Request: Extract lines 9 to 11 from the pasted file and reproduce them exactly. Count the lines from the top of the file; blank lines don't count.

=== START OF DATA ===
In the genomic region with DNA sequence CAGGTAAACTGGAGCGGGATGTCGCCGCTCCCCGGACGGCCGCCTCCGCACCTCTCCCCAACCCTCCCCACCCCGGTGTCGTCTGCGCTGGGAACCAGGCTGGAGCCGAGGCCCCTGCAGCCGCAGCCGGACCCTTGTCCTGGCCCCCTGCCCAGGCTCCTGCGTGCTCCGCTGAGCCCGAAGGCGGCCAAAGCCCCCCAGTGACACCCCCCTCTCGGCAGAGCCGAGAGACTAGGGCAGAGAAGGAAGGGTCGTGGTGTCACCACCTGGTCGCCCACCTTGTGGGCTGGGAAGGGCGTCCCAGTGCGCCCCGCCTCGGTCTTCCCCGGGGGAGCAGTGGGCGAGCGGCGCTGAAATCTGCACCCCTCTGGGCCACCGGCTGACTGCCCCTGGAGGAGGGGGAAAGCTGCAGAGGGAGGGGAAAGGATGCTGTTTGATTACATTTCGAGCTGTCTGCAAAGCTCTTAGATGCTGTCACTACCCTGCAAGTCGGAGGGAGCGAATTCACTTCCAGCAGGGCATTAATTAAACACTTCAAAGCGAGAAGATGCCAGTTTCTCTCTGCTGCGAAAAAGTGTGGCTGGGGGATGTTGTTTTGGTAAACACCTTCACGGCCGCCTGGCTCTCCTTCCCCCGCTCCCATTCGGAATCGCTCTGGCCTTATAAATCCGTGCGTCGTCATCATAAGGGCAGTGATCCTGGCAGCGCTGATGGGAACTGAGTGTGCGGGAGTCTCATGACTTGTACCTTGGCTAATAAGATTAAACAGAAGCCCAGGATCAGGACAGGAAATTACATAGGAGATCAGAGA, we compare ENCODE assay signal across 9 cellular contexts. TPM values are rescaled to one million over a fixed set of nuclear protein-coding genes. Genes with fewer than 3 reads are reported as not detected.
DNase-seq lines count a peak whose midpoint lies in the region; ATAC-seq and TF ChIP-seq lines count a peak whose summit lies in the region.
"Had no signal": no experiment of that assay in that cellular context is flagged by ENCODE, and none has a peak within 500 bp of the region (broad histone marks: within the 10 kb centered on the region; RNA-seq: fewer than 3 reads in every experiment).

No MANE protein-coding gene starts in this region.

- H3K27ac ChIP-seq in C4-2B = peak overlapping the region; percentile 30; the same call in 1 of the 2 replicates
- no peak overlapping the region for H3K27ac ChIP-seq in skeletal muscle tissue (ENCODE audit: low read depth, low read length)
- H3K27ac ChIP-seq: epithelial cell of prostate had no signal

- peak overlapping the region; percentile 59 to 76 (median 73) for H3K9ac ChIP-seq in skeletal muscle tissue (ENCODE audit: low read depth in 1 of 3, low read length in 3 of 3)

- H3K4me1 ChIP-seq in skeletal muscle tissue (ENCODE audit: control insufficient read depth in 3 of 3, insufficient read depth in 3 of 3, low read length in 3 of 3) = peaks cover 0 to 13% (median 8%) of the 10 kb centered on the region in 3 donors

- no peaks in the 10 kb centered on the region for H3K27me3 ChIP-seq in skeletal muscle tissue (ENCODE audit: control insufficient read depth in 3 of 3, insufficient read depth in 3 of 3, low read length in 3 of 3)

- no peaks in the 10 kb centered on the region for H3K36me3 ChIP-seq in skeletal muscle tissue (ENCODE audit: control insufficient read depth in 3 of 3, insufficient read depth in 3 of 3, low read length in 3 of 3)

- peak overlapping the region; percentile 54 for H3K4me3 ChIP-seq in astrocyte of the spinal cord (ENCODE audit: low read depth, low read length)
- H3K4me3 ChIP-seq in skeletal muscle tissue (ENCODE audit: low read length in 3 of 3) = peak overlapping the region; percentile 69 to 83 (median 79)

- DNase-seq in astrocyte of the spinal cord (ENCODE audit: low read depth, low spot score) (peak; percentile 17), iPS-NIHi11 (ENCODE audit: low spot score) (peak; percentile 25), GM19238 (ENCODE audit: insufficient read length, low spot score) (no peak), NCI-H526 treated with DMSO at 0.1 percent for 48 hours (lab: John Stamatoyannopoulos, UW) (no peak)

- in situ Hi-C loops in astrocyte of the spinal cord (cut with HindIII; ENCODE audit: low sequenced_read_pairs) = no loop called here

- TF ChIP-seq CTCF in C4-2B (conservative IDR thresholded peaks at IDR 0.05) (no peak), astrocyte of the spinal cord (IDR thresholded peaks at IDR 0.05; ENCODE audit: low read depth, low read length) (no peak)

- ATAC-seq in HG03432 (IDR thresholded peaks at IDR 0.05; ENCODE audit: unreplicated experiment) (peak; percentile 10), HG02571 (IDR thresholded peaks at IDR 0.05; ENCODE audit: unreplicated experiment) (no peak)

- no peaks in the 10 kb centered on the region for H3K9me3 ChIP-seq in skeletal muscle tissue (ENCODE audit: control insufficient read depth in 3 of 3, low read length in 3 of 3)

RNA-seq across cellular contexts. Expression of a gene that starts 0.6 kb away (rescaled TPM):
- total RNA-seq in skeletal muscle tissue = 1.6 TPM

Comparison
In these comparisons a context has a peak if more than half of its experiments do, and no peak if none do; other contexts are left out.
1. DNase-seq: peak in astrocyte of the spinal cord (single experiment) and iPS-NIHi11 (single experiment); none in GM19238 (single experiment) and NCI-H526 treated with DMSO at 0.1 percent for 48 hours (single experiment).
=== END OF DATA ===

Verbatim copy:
- H3K4me1 ChIP-seq in skeletal muscle tissue (ENCODE audit: control insufficient read depth in 3 of 3, insufficient read depth in 3 of 3, low read length in 3 of 3) = peaks cover 0 to 13% (median 8%) of the 10 kb centered on the region in 3 donors

- no peaks in the 10 kb centered on the region for H3K27me3 ChIP-seq in skeletal muscle tissue (ENCODE audit: control insufficient read depth in 3 of 3, insufficient read depth in 3 of 3, low read length in 3 of 3)

- no peaks in the 10 kb centered on the region for H3K36me3 ChIP-seq in skeletal muscle tissue (ENCODE audit: control insufficient read depth in 3 of 3, insufficient read depth in 3 of 3, low read length in 3 of 3)